Articles Posted in Constitutional Law

by
Appellant Damarius Thompson challenged his convictions for malice murder and other crimes in connection with the shooting death of Joshua Richey. Appellant represented himself on appeal, and enumerated a variety of claims. After review of the trial court record, the Georgia Supreme Court found no reversible error, and thus affirmed Thompson’s convictions. View "Thompson v. Georgia" on Justia Law

by
Christina Menzies was found guilty by jury of felony murder, criminal attempt to commit armed robbery, and related crimes in connection with the shooting death of Menzies’s sister Jennifer during an attempted armed robbery. On appeal, Menzies contended the evidence was insufficient to support the verdicts, that the trial court erred in denying her motion for directed verdict at the close of the State’s case, that her trial counsel was ineffective for failing to move for a mistrial in response to a comment made by the prosecuting attorney in closing argument, and that the trial court erred in failing to exclude certain statements Menzies made while alone in an interview room at the Rockdale County Sheriff’s Office. The Georgia Supreme Court determined none of these claims had merit, and affirmed Menzies’ conviction. View "Menzies v. Georgia" on Justia Law

by
Appellants Tshombe Stripling and Elijah Brewer were convicted of malice murder and other crimes in connection with the 2013 shooting death of Khaseim Walton. On appeal, Stripling contended only that the trial court committed plain error by not instructing the jury on the need for accomplice testimony to be corroborated. Brewer contended the evidence was insufficient to sustain his conviction for criminal street gang activity and that his trial counsel provided ineffective assistance by failing to call an expert on the smartphone application AirDroid. Finding no reversible error, the Georgia Supreme Court affirmed both appellants’ convictions. View "Stripling v. Georgia" on Justia Law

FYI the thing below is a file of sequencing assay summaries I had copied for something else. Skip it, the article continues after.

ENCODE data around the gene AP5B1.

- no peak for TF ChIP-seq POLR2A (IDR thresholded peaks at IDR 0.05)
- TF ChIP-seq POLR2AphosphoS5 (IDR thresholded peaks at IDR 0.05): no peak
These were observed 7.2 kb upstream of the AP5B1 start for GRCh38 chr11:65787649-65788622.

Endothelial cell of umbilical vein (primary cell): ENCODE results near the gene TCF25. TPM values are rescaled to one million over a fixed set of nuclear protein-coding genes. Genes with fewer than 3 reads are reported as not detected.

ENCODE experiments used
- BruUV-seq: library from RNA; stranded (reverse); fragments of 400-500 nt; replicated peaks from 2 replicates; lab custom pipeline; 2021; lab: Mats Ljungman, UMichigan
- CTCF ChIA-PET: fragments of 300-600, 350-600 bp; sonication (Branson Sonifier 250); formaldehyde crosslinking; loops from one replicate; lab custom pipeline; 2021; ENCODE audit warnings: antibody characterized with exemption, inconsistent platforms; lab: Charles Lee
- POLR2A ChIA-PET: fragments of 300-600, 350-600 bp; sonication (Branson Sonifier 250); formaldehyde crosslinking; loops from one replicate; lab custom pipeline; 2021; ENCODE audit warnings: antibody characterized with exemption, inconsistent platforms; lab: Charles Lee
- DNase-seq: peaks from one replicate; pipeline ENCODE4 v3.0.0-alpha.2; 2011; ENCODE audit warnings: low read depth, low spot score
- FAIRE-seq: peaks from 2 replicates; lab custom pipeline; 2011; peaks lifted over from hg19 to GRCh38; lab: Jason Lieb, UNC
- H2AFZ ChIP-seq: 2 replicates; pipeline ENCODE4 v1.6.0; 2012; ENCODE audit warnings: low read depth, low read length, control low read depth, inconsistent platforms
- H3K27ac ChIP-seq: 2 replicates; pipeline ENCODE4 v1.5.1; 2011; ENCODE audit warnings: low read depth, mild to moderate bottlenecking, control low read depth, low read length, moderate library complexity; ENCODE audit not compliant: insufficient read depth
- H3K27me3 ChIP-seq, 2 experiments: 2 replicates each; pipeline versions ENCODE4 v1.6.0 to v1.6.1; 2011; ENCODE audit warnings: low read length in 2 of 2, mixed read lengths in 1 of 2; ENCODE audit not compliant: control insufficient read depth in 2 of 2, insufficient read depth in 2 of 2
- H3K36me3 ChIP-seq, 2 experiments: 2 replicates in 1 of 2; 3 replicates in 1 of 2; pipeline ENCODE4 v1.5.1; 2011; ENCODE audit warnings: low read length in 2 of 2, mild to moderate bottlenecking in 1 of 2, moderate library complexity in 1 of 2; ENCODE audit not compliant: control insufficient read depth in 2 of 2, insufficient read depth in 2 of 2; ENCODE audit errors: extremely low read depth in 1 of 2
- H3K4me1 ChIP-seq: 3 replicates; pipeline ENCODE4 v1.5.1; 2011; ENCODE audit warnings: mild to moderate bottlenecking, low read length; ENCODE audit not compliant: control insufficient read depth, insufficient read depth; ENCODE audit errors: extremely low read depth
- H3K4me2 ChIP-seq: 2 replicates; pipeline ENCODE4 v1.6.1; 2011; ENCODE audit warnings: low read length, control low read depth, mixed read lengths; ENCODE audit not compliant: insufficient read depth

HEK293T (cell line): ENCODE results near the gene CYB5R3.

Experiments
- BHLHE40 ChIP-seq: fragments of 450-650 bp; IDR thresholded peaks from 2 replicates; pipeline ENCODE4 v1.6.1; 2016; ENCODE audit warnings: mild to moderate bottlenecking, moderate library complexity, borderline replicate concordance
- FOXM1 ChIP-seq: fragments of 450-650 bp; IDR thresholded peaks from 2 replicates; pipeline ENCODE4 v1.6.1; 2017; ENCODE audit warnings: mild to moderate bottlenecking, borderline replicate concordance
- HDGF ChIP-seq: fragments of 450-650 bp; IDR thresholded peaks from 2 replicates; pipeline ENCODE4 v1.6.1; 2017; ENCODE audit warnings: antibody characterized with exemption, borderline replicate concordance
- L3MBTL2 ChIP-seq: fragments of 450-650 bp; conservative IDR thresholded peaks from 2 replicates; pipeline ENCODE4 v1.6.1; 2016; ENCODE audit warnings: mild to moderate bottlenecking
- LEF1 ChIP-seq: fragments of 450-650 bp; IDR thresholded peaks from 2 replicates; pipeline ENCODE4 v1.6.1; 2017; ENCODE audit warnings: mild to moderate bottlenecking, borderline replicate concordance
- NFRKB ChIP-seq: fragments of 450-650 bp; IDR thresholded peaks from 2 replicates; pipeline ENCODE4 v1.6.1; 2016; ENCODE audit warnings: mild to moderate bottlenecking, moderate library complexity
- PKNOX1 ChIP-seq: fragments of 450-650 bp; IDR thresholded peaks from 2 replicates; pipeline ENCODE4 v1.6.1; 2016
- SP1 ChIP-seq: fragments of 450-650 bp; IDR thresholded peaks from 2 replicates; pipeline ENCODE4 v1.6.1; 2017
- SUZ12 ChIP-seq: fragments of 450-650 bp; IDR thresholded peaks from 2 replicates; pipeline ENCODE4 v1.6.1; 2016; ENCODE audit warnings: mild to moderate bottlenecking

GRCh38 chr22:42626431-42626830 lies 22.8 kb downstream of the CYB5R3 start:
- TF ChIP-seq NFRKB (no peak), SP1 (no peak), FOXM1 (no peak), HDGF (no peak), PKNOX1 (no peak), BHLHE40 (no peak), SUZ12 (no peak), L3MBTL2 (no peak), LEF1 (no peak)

by
In 2015, Robert Shaughnessy and Katie Patten married and conceived a child. Shaughnessy died soon thereafter. In November 2015, the widowed Patten gave birth to a baby girl, and Patten permitted Shaughnessy’s mother, Mary Jo Ardis, to visit with the baby on a couple of occasions. But those visits did not go well, and in November 2016, Ardis filed a petition pursuant to OCGA 19-7-3 (d) for court-ordered visitation with her granddaughter. In Brooks v. Parkerson, 454 SE2d 769 (1995), the Georgia Supreme Court held that the Grandparent Visitation Act of 1988 was unconstitutional to the extent that it authorized courts to award child visitation to a grandparent over the objection of fit parents and without a clear and convincing showing of harm to the child. Seventeen years later, the General Assembly enacted the Grandparent Visitation Rights Act of 2012, a provision of which authorized courts to award child visitation in some circumstances to a grandparent over the objection of a fit parent and without a clear and convincing showing of harm to the child in limited circumstances. Citing Brooks, Patten responded that subsection (d) unconstitutionally impaired a parent’s “right to raise his or her child without undue state interference,” and upon this ground, Patten moved to dismiss the petition for visitation. In May 2017, following a hearing, the trial court held that subsection (d) was constitutional, denied the motion to dismiss, and granted the petition for visitation pursuant to subsection (d), concluding that visitation with Ardis was consistent with the best interests of the girl. Patten appealed, and the Supreme Court reversed and remanded with direction. The Supreme Court determined subsection (d) was unconstitutional, and the trial court erred in granting visitation pursuant to that subsection. View "Patten v. Ardis" on Justia Law

by